I just read somewhere that there are as many even numbers as natural numbers! Is there an intuitive way of coming to terms with this fact? Because honestly, it's quite baffling. Also, does the concept of odd/even apply to negative integers as well? By definition, it should. But I have never seen a negative multiple of two being used as an example of an even number.

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    $\begingroup$ Let me tell you more surprising thing. There are as many rational numbers as natural numbers. $\endgroup$
    – user45099
    Mar 26, 2013 at 10:10

5 Answers 5


Let’s take the questions in reverse order.

Yes, the concepts of odd and even apply to negative integers: any integer $n$ is even if and only if there is an integer $k$ such that $n=2k$. The integer $k$ can be positive, negative, or zero. Thus, $-6=2(-3)$ is even, as is $0=2\cdot0$. An integer is odd if and only if it is not even, so $-7$ is odd: there is no integer $k$ such that $-7=2k$.

The answer to the first question is also yes. First, it’s very easy to put the set of natural numbers, $\Bbb N=\{0,1,2,3,\dots\}$, into one-to-one correspondence with the set $E=\{0,2,4,6,\dots\}$ of even natural numbers: the map $\Bbb N\to E:n\mapsto 2n$ is clearly a bijection. If you want to fine a bijection between $\Bbb N$ and the set of all even integers, you have to work a little harder. Here’s a picture of part of one:

$$\begin{array}{r} 0&1&2&3&4&5&6&7&8&9&\dots\\ 0&2&-2&4&-4&6&-6&8&-8&10&\dots \end{array}$$

This can be expressed as

$$n\mapsto\begin{cases} -n,&\text{if }n\text{ is even}\\ n+1,&\text{if }n\text{ is odd}\;, \end{cases}$$

and you can check that this really is a bijection from $\Bbb N$ to the set of all even integers.

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    $\begingroup$ I understand this is a valid proof but it still doesn't satisfy my intuition. I can accept that, considering the definition of cardinality, the cardinality of the set of natural numbers is the same as that of the set of even numbers. But still, in SOME sense, it must be true that the set of natural numbers is larger than that of even numbers. In fact, in some sense, it must be true that the set of natural numbers is twice as large as the set of even numbers. Is there any other concept in mathematics (an alternative to cardinality) that describes this rather universal intuition? $\endgroup$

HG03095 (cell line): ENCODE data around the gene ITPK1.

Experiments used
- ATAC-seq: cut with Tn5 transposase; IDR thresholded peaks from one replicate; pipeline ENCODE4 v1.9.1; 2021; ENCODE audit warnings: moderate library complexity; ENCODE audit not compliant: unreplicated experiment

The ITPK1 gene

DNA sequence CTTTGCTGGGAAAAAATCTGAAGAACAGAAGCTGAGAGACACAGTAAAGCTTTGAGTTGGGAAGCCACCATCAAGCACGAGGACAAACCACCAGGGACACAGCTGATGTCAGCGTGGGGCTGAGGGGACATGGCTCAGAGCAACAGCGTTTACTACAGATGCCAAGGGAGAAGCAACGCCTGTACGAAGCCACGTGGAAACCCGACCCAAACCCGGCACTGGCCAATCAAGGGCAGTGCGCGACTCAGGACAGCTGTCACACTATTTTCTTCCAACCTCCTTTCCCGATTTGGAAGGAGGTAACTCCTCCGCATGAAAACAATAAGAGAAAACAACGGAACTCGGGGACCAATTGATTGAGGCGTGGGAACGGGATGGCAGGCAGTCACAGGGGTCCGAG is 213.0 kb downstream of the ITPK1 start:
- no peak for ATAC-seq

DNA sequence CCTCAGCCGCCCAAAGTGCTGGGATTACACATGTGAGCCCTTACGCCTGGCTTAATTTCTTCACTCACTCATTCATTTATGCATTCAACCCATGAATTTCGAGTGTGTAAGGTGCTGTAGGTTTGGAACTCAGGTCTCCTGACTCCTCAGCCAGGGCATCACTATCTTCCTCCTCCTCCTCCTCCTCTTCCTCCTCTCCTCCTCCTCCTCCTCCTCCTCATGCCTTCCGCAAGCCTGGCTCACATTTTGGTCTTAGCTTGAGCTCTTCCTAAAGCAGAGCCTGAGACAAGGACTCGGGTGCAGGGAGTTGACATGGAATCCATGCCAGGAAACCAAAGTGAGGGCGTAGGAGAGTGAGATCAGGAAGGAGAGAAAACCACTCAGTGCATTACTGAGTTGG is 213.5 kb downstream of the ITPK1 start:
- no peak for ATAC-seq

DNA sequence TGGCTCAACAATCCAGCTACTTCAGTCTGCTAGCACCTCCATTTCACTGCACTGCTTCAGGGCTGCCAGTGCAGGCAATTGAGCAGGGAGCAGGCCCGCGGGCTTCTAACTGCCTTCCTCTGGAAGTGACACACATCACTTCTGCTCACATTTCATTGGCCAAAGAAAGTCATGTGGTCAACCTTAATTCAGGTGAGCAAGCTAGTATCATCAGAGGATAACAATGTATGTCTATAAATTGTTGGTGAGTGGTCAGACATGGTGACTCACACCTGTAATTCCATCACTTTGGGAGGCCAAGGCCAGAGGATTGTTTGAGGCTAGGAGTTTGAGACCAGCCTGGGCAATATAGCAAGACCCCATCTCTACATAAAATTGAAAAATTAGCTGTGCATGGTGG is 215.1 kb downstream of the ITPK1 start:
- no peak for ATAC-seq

– Ariel
    Mar 14, 2018 at 10:49
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    $\begingroup$ @Ariel Here's something that you might find satisfying: there are multiple notions of the "density" of a set of numbers (see here or here, for example). Let $A\subseteq\Bbb{N}$ be the set of positive even integers. Then the natural density $d(A)$ of $A$ exists and is equal to $1/2,$ as you would intuitively expect. $\endgroup$
    – Stahl
    Jul 20, 2020 at 23:49

Suppose we have two finite sets, $A$ and $B$. If we want to check if these sets are of the same size, we can do two things. The first option is to simply count the number of elements in both sets and compare these numbers. The second option is to see if we can find a relationship between $A$ and $B$ such that, under this relationship, every element in $A$ corresponds to exactly one element in $B$, and every element in $B$ corresponds to exactly one element in $A$. This kind of relationship is called a bijection (or: one-to-one correspondence).

Using the concept of a bijective relationship, we can show that the set of all positive integers and the set of all even integers are of the same 'size'. As others pointed out, you can even show that there is a bijection between the set of rational numbers and the set of positive integers. Hence, these sets are also of the same 'size'. If you want to see how this works, see here.

In my opinion, the most baffling thing is not that these sets are of the same size, but that there exist infinite sets that are not bijective to other infinite sets. For example, the set of all real numbers $\mathbb{R}$ is not bijective to $\mathbb{Q}$, the set of all rational numbers. So there exists different 'levels of infinity'.